The effects are still being felt. A boy of nine, convicted during the campaign, has since been saved, and a young girl is under conviction. The believers are concerned to continue the tracting and open air witness started for the campaign.
Republic of Ireland. The Bible Exhibition Unit has proved effective as it moves from town to town. In the city of Kilkenny scores were contacted in the open air and access was obtained to a Catholic School and to Colleges. In one week films were shown to over seven hundred students. All these were over sixteen years of age, some being in training for the priesthood. One young man was met who had come to know the Lord Jesus as Saviour without any human instrumentality.
The assembly at Portarlington is one of the smallest in Ireland and the only one in the centre part of the country. There are only seven in fellowship although others attend from time to time. Each month a family service is held for families in the Midlands who receive the Postal Sunday School lessons. The believers have been much encouraged by an average attendance of about fifty. The hall is ideally situated for outreach work with the Gospel and there are facilities for a team engaged in this way. A. Gray would be happy to hear from anyone able to help in this way.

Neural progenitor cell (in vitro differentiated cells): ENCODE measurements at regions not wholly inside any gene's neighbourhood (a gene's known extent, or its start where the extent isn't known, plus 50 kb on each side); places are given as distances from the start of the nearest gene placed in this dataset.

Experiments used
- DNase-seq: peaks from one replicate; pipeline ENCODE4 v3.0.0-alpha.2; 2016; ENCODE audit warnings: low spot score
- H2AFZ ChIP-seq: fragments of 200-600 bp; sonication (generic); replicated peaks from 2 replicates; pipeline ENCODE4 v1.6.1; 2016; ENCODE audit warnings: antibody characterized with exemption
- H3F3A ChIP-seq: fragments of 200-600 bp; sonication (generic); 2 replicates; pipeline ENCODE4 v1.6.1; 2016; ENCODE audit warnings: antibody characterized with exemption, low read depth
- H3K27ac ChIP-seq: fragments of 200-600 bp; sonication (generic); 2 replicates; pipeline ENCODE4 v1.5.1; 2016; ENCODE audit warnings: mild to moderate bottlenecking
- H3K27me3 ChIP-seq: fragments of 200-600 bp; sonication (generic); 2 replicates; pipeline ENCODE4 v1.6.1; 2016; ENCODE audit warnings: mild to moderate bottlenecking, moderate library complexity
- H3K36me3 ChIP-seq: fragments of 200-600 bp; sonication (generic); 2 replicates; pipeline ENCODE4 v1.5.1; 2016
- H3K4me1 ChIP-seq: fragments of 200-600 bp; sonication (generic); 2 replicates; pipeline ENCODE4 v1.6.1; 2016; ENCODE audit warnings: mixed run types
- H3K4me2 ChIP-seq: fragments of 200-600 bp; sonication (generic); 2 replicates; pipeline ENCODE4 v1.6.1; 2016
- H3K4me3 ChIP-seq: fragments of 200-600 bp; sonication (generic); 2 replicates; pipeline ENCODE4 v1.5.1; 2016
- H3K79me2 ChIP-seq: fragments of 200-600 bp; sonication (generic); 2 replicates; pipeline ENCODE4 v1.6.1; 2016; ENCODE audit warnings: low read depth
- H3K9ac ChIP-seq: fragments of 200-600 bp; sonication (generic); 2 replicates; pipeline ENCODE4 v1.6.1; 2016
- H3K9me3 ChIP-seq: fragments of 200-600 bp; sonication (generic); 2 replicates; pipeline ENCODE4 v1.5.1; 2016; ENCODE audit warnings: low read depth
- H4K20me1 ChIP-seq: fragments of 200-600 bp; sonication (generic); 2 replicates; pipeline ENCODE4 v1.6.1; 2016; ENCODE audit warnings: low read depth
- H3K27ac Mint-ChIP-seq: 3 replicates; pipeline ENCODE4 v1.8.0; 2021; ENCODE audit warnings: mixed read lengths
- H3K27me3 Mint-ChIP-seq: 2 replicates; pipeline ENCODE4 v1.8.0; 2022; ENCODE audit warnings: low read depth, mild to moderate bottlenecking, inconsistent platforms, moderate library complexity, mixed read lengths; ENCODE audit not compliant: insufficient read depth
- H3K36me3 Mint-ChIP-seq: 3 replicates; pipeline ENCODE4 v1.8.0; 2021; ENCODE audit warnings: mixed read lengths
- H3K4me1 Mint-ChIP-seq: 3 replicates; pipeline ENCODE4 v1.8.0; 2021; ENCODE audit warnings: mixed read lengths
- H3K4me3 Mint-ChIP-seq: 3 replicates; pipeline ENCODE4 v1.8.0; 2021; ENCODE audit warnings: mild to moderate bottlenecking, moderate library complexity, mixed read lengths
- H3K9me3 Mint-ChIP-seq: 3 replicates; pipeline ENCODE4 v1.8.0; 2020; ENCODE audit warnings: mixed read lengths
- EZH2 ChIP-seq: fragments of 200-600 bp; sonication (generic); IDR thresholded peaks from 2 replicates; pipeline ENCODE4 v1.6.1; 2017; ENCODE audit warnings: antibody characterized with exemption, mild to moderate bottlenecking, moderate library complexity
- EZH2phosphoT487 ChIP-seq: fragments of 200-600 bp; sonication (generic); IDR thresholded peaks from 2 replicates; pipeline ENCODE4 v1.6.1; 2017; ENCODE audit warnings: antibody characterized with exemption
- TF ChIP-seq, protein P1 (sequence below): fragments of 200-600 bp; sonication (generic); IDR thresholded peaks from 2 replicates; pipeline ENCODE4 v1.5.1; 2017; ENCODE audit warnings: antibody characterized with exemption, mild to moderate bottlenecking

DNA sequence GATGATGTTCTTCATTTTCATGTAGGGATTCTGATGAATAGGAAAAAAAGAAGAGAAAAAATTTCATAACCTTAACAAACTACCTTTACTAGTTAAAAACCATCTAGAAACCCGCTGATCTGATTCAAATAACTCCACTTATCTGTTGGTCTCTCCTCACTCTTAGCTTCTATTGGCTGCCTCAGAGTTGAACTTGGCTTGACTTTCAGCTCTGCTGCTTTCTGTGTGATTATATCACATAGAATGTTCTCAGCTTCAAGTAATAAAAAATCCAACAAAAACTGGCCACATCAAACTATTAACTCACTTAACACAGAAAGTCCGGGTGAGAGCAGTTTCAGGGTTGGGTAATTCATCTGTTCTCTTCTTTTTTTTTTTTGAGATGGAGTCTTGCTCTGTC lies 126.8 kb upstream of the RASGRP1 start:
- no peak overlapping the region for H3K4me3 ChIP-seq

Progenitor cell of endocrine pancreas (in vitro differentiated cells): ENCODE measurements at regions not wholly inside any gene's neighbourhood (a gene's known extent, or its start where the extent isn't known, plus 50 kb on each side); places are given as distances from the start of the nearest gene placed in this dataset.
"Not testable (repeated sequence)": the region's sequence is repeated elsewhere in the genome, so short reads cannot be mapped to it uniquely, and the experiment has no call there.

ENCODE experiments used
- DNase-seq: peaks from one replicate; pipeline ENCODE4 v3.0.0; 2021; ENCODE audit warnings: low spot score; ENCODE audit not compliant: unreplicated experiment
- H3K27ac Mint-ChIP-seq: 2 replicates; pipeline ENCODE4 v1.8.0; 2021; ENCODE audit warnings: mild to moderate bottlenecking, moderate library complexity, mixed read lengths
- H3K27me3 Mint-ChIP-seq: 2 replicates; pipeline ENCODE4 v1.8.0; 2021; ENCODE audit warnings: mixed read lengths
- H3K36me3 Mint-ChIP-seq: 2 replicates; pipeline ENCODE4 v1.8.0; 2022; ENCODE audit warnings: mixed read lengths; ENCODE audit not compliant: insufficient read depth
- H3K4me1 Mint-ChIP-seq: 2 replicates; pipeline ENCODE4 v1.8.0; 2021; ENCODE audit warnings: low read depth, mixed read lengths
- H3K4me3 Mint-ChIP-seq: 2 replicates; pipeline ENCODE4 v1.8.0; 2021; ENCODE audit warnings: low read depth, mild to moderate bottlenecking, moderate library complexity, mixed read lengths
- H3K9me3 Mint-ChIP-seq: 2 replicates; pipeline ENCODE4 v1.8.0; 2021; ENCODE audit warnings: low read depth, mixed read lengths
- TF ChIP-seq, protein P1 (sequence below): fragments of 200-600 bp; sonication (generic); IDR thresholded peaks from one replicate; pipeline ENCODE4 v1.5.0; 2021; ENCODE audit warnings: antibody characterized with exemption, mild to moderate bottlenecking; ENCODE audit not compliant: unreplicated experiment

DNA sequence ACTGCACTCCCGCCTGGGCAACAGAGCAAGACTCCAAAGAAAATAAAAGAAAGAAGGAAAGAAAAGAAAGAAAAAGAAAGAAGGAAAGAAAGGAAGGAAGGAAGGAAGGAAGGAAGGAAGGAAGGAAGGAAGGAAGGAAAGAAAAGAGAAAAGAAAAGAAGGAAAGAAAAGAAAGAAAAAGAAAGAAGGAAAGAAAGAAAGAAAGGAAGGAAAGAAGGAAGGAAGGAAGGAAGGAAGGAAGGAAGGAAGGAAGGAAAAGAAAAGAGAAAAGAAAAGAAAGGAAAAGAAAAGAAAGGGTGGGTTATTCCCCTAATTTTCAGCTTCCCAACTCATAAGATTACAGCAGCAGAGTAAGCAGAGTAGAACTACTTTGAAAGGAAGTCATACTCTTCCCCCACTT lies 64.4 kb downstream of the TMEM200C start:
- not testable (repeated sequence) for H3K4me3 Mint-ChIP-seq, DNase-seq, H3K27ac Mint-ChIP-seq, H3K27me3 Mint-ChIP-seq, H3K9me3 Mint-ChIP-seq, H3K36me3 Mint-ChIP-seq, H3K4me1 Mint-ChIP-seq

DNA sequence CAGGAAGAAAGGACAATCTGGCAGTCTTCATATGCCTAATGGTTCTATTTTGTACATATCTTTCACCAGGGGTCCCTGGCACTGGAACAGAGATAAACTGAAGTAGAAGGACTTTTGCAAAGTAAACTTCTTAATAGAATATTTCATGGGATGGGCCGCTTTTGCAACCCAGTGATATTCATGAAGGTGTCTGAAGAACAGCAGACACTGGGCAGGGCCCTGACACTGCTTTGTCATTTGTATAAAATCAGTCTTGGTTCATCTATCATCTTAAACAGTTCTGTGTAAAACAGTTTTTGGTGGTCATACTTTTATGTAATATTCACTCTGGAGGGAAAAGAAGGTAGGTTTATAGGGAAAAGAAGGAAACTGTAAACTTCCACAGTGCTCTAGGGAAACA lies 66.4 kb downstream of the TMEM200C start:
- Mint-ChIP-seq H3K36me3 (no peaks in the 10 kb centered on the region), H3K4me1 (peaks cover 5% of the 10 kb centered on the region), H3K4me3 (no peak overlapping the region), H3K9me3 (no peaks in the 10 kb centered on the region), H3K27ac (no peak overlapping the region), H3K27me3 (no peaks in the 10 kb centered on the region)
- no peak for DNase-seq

Shetland Islands. To accommodate the expansion in the Sunday School the believers have extended Ebenezer Hall, Lerwick. The proportion of young believers in fellowship remains as high as ever, and the Lord has richly blessed them.